∞ generated and posted on 2016.01.01 ∞

Single-celled eukaryotic organisms that are not photosynthetic.

Protozoa, like fungi, animals, and many bacteria, are chemoheterotrophic, meaning they obtain their carbon and energy by consuming other organisms, either whole or in parts.

A substantial number of protozoa also can be described as phagotrophic meaning that they employ phagocytosis to literally eat. Other protozoa, including a number of parasitic protozoa obtain their nutrients instead by absorption over the plasma membrane.

A number of protozoa can cause human diseases, such as malaria. Note, however, that a majority of protozoa instead are free living and not associated with diseases.


Figure legend: Stentor, a ciliate, which is a kind of protozoan (non-photosynthetic). These are very large single-celled organisms, which can be over 1 mm in length at their largest. The oral opening is found to the right and many are found adhering to substrate to the left. Cilia surround the oral opening and cilia are also present which effect movement. The bead-like structures are macronuclei, which are the working nuclei of this organism, that is, from which gene expression occurs. This image is of a stained, fixed specimen.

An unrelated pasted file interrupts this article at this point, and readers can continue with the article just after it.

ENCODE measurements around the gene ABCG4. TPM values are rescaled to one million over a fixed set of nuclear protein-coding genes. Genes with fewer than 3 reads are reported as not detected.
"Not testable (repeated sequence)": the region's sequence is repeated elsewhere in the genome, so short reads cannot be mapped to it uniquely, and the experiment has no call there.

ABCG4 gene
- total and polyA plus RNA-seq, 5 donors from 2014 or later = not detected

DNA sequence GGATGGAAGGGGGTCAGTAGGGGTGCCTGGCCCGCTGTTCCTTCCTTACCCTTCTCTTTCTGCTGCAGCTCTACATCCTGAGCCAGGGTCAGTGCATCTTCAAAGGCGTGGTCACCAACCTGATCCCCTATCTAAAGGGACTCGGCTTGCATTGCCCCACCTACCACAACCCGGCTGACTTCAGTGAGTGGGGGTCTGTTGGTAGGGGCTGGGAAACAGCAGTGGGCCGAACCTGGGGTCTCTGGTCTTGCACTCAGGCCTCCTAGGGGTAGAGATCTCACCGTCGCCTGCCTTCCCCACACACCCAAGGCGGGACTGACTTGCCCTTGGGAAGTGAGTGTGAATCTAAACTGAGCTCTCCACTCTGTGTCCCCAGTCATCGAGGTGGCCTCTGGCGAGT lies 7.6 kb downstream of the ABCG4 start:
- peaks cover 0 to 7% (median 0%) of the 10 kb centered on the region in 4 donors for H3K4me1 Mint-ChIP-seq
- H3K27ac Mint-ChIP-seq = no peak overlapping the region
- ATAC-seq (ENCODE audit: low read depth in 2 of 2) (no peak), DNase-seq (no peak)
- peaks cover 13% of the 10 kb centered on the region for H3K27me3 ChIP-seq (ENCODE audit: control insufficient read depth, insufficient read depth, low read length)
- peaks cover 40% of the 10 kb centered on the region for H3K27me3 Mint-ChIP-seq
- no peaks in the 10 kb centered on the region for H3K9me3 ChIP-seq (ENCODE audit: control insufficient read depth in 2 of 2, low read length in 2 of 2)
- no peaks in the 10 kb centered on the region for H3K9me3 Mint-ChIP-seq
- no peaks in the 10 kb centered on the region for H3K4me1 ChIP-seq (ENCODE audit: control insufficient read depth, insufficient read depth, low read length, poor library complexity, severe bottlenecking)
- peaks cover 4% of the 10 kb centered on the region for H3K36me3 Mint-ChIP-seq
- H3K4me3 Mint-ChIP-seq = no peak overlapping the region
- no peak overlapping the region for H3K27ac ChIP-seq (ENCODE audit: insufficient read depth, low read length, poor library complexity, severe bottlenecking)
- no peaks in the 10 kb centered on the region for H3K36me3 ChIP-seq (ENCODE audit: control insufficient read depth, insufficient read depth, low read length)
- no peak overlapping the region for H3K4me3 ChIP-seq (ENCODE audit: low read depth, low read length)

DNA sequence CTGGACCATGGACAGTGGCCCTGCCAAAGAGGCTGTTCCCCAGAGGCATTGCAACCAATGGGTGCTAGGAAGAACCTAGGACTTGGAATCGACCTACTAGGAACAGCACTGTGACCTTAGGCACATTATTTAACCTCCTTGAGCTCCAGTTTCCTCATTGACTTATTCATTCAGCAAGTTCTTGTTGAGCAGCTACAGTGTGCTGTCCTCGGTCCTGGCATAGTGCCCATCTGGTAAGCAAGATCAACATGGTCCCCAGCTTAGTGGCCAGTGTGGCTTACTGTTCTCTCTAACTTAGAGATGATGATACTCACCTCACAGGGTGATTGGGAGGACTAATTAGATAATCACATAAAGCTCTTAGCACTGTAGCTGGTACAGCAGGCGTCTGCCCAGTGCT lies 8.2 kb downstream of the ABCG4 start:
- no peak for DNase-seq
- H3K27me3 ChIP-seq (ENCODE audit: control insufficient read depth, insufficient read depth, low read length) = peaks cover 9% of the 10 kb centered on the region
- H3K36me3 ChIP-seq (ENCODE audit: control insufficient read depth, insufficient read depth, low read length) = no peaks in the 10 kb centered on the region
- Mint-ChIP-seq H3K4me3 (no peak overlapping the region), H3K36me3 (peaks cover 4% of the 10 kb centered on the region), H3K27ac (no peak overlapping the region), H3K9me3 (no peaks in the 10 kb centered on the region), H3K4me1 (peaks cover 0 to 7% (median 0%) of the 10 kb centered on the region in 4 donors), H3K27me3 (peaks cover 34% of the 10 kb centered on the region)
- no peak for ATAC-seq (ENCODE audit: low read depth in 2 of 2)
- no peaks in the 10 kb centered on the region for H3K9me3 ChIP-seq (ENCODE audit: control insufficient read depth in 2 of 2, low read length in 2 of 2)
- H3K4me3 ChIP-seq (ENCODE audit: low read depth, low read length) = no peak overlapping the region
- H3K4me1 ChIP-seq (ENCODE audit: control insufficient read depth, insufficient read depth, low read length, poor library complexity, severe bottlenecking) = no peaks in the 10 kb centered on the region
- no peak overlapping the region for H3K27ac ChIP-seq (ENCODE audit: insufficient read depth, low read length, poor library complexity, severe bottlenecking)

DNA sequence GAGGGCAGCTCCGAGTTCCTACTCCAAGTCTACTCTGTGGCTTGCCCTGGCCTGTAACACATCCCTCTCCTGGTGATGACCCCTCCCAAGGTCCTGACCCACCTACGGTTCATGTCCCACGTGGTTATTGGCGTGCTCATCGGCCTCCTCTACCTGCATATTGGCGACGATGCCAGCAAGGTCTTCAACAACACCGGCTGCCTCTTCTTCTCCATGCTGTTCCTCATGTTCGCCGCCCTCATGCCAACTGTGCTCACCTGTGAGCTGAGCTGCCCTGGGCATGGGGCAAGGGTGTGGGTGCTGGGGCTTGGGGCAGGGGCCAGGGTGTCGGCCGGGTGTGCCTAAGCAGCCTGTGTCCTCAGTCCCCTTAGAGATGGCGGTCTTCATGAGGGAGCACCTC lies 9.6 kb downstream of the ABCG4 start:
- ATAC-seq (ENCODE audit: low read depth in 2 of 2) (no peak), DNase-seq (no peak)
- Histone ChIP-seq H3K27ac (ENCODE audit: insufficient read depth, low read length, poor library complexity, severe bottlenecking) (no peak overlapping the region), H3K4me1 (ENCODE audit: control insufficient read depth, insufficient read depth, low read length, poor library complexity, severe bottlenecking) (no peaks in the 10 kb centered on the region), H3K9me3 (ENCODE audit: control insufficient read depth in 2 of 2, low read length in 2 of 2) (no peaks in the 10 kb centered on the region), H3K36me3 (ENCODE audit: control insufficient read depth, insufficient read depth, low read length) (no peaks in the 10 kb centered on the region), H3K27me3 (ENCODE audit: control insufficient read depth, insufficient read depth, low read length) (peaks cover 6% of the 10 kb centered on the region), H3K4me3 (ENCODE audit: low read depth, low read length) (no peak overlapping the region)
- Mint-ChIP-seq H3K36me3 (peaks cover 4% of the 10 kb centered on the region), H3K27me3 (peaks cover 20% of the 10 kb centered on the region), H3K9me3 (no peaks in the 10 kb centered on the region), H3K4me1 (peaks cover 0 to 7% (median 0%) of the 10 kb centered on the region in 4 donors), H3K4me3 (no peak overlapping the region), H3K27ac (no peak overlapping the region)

Figure legend: Spirostomum, a ciliate, can be a very large single-celled organisms (>>1 mm). This image is of a stained, fixed specimen.

Notice that the defining feature of this category of organisms involves a negative. This often is a good indication of a not scientifically legitimate taxonomic category, and this lack of legitimacy is certainly the case with protozoa. What a lack of legitimacy means is that members can be more closely related to nonmembers than to other members.

Protozoa also can be considered to exist as a subset of what can be described as kingdom Protista, though that category, too, is defined in the negative.